Last year, I had the privilege of playing Tales of Eternia (Tales of Destiny 2 in the US), which I borrowed from my best friend. There were many great aspects to this little overlooked gem, but there was one tiny little something that irked me and stuck with me long after the game was completed.
One of ToE's highlights was its multitude of mini-games. My personal favorite was one called Craymel Ball, where one of your characters and a Mintche University student have to dodge a large ball while making his or her opponent get hit with it using something like magical attraction and repulsion. I tended to control Farah in battle, so I tended have her be the one to play Craymel Ball, though eventually I had Meredy play the game occasionally as well. It took many, many tries, but eventually one of my girls triumphed three times in a row. The prize was a title, which had no real meaning in the game except just to be something fun to collect. But the odd thing was that it wasn't the winner who received the title. Instead, it went to the lead character, Reid. Most of the mini-games forced you to use a particular character, and if you managed to win the mini-game, that character got the title for winning, but in the case of Craymel Ball, when any character had the chance to play, only Reid would get the title.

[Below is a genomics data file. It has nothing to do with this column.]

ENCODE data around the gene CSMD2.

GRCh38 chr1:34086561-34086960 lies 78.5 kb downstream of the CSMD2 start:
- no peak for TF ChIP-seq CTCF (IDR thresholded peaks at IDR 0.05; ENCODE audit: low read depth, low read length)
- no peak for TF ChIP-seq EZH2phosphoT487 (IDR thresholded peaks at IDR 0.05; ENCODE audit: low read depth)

And therein lies the problem... Why should one character get the credit for something he or she didn't do, merely because that character is the lead character? Why is that character given recognition for what his or her teammates accomplished?
ToE isn't the only case where something like this happens. In Chrono Trigger, you have about five characters at the time who are trying to save Guardia in 600AD, yet the great meal that the cook creates later on in memory of the great battle against Magus is the Crono Special. Crono was not the only one crossing Zenan Bridge, getting the Masamune, or going through the gauntlet of monsters in Magus's castle. If anything, special credit should go to Frog, the one with the Hero Medal and the only one able
to wield the Masamune.
Thankfully, not every game treats its non-leads like they are merely helpers. Tales of Symphonia's characters each have their own long lists of titles, many of which have equivalents that all characters can earn. For example, every character is capable of mastering all the recipes and receiving a title for it, though each character's title has a different name.
Just because one character leads a number of others doesn't mean that only the leader should be recognized. Each cast member deserves credit for their own individual accomplishments and those that are completed by many should be credited to all involved.